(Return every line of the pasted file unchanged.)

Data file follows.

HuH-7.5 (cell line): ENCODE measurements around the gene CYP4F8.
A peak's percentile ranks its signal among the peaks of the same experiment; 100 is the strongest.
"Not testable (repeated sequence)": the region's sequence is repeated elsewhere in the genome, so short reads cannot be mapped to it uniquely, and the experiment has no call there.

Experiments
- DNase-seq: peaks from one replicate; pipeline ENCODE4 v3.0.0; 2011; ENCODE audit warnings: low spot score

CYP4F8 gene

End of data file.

HuH-7.5 (cell line): ENCODE measurements around the gene CYP4F8.
A peak's percentile ranks its signal among the peaks of the same experiment; 100 is the strongest.
"Not testable (repeated sequence)": the region's sequence is repeated elsewhere in the genome, so short reads cannot be mapped to it uniquely, and the experiment has no call there.

Experiments
- DNase-seq: peaks from one replicate; pipeline ENCODE4 v3.0.0; 2011; ENCODE audit warnings: low spot score

CYP4F8 gene